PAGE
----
Posted Under: Alerts,Federated Search,Reviews,View from Inside
Last week (on November 23rd) Sol wrote an article for the Federated Search Blog, Beyond search results bias, which raises the concern over search result bias by Google and by discovery services. Sol refers to the allegation by Harvard Professor Benjamin Edelman that Google is biasing some of its search results by first displaying results from its own properties. Edelman is not just conjecturing; he has performed research to back his allegation.
Sol’s article was prescient as just yesterday the New York Times published the article, E.U. Launches Formal Antitrust Investigation of Google, in which the E.U. Commission informed the world:
“… that it was also looking into whether Google may have given its own services ‘preferential placement’ in search results.”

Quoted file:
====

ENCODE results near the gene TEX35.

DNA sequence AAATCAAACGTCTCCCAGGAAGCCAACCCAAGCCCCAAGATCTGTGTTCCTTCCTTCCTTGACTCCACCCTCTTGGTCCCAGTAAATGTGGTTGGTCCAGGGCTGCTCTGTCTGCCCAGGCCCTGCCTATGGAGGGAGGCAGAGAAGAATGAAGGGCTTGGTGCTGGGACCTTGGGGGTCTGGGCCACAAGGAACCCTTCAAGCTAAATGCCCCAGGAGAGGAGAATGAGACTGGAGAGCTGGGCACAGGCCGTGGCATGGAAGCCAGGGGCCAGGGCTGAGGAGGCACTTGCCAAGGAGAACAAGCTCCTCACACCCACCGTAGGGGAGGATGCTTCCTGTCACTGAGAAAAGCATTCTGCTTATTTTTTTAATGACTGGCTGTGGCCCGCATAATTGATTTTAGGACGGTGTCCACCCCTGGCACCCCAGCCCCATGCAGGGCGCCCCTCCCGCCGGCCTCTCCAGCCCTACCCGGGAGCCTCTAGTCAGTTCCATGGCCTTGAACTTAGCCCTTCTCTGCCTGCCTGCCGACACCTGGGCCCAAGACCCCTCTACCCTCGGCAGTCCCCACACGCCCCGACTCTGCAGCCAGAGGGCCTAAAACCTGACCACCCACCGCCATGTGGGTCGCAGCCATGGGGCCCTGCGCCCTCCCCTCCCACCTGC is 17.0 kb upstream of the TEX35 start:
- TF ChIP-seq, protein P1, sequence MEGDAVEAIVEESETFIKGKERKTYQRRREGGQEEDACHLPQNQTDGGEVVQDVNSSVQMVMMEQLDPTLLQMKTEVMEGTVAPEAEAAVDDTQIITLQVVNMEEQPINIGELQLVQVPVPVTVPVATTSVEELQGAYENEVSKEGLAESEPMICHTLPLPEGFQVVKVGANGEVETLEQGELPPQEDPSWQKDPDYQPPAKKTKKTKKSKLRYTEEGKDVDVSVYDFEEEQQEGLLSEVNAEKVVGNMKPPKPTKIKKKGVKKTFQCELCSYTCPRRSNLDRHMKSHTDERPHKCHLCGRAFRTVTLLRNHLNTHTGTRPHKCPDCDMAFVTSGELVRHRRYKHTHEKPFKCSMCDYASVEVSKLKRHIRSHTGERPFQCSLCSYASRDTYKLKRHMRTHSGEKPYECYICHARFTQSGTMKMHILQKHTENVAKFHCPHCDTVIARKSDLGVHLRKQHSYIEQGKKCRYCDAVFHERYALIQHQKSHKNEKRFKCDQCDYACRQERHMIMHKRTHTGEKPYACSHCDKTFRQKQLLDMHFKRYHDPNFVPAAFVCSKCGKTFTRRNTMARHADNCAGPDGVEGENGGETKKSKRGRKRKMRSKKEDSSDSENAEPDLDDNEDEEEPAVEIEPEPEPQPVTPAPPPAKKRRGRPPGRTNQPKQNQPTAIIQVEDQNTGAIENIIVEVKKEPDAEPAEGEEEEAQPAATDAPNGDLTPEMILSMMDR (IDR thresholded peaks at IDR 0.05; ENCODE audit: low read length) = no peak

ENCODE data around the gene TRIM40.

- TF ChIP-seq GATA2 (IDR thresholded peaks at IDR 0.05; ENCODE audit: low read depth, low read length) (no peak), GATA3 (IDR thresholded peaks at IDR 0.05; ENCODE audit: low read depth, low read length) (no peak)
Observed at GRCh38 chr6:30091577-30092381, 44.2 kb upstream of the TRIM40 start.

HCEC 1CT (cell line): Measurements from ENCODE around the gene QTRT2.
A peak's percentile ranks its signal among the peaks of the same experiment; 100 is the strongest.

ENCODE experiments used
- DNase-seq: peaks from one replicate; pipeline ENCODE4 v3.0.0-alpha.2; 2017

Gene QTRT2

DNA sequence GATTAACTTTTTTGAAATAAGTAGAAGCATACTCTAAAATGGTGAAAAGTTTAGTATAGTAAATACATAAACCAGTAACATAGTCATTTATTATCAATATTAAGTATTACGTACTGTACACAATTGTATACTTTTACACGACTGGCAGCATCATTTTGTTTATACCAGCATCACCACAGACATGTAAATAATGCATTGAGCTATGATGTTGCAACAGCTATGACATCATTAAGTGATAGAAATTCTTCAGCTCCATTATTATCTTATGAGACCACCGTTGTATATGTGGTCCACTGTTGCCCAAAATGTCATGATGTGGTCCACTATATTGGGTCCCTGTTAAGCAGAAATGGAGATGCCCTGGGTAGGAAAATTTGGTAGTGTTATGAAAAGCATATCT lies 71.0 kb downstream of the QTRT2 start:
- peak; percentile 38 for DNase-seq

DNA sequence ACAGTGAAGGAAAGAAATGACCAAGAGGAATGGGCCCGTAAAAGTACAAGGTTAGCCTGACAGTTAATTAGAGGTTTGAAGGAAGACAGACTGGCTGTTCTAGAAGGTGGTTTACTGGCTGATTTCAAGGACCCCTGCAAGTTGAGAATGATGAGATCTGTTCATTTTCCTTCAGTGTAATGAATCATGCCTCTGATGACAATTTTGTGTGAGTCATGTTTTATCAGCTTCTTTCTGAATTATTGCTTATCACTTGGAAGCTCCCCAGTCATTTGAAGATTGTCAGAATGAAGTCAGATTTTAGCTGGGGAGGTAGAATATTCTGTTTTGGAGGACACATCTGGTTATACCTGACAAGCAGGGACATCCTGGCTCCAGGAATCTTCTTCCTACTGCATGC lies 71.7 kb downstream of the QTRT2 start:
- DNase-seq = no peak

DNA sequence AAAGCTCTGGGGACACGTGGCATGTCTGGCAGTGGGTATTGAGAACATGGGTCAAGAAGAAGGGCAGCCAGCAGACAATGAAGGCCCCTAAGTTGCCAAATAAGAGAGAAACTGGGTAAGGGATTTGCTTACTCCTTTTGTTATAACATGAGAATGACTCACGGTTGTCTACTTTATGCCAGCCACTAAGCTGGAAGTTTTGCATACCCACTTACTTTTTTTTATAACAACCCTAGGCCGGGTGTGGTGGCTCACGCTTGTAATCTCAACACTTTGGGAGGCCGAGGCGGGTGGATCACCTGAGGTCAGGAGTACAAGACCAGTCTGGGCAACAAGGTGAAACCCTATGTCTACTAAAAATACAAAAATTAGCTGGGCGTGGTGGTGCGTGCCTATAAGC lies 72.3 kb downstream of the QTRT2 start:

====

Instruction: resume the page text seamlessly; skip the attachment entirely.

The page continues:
So as Sol, Carl Grant and I have pointed out in recent blog articles, librarians who are evaluating whether to subscribe to a discovery service such as Summon or EDS need to be really concerned about “vendor neutrality.” Might Summon or EDS, today or in the future, favor results from some publishers to increase usage of some sources? If Google is being accused of such bias, might not EBSCO or ProQuest also have a bias?
Beyond the question of whether or not I would even subscribe to a discovery service, assuming that I did, I would much prefer to select such a service from an independent 3rd party vendor whose main business was not selling you content.